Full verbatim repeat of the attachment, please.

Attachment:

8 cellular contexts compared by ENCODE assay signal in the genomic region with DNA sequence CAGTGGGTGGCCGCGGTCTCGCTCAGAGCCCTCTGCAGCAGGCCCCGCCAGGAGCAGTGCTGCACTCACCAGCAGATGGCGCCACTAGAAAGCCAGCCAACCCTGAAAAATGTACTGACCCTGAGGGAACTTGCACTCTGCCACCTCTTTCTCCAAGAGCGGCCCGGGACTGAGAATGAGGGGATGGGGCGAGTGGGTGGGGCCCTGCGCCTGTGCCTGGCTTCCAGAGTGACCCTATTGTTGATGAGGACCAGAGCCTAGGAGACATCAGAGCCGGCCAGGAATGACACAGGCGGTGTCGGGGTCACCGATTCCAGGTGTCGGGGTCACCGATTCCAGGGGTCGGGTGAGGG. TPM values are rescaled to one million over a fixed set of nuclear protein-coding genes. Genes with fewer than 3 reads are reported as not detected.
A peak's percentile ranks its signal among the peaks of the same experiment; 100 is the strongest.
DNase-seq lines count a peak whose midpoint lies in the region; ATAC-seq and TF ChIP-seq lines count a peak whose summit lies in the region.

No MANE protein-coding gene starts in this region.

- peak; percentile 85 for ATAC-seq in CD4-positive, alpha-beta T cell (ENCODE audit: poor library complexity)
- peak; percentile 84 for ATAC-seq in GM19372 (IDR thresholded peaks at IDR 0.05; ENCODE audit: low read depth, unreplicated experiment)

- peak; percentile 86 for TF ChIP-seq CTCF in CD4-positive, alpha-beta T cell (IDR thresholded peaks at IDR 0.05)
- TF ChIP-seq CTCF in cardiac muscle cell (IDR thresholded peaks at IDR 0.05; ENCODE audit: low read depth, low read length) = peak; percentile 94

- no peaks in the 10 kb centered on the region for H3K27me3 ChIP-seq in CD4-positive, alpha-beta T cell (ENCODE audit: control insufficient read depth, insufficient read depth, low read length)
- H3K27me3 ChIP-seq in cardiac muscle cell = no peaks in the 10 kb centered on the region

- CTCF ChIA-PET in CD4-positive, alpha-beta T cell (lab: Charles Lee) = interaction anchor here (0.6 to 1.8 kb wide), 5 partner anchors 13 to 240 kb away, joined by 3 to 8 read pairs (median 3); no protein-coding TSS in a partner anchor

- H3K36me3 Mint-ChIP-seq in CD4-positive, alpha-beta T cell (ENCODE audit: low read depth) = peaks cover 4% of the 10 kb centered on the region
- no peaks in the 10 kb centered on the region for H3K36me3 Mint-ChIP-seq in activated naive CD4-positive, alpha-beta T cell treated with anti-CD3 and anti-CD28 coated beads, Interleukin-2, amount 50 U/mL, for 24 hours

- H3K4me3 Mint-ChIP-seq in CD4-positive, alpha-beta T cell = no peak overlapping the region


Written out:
8 cellular contexts compared by ENCODE assay signal in the genomic region with DNA sequence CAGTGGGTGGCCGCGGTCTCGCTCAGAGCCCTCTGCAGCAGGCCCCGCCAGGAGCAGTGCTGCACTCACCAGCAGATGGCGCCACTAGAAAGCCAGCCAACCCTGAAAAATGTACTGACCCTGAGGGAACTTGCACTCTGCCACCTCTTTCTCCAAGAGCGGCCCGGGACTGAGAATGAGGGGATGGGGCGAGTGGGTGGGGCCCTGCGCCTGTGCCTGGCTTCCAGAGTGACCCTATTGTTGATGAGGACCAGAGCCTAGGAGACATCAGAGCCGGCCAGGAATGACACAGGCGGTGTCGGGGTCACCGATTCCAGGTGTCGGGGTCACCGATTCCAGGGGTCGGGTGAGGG. TPM values are rescaled to one million over a fixed set of nuclear protein-coding genes. Genes with fewer than 3 reads are reported as not detected.
A peak's percentile ranks its signal among the peaks of the same experiment; 100 is the strongest.
DNase-seq lines count a peak whose midpoint lies in the region; ATAC-seq and TF ChIP-seq lines count a peak whose summit lies in the region.

No MANE protein-coding gene starts in this region.

- peak; percentile 85 for ATAC-seq in CD4-positive, alpha-beta T cell (ENCODE audit: poor library complexity)
- peak; percentile 84 for ATAC-seq in GM19372 (IDR thresholded peaks at IDR 0.05; ENCODE audit: low read depth, unreplicated experiment)

- peak; percentile 86 for TF ChIP-seq CTCF in CD4-positive, alpha-beta T cell (IDR thresholded peaks at IDR 0.05)
- TF ChIP-seq CTCF in cardiac muscle cell (IDR thresholded peaks at IDR 0.05; ENCODE audit: low read depth, low read length) = peak; percentile 94

- no peaks in the 10 kb centered on the region for H3K27me3 ChIP-seq in CD4-positive, alpha-beta T cell (ENCODE audit: control insufficient read depth, insufficient read depth, low read length)
- H3K27me3 ChIP-seq in cardiac muscle cell = no peaks in the 10 kb centered on the region

- CTCF ChIA-PET in CD4-positive, alpha-beta T cell (lab: Charles Lee) = interaction anchor here (0.6 to 1.8 kb wide), 5 partner anchors 13 to 240 kb away, joined by 3 to 8 read pairs (median 3); no protein-coding TSS in a partner anchor

- H3K36me3 Mint-ChIP-seq in CD4-positive, alpha-beta T cell (ENCODE audit: low read depth) = peaks cover 4% of the 10 kb centered on the region
- no peaks in the 10 kb centered on the region for H3K36me3 Mint-ChIP-seq in activated naive CD4-positive, alpha-beta T cell treated with anti-CD3 and anti-CD28 coated beads, Interleukin-2, amount 50 U/mL, for 24 hours

- H3K4me3 Mint-ChIP-seq in CD4-positive, alpha-beta T cell = no peak overlapping the region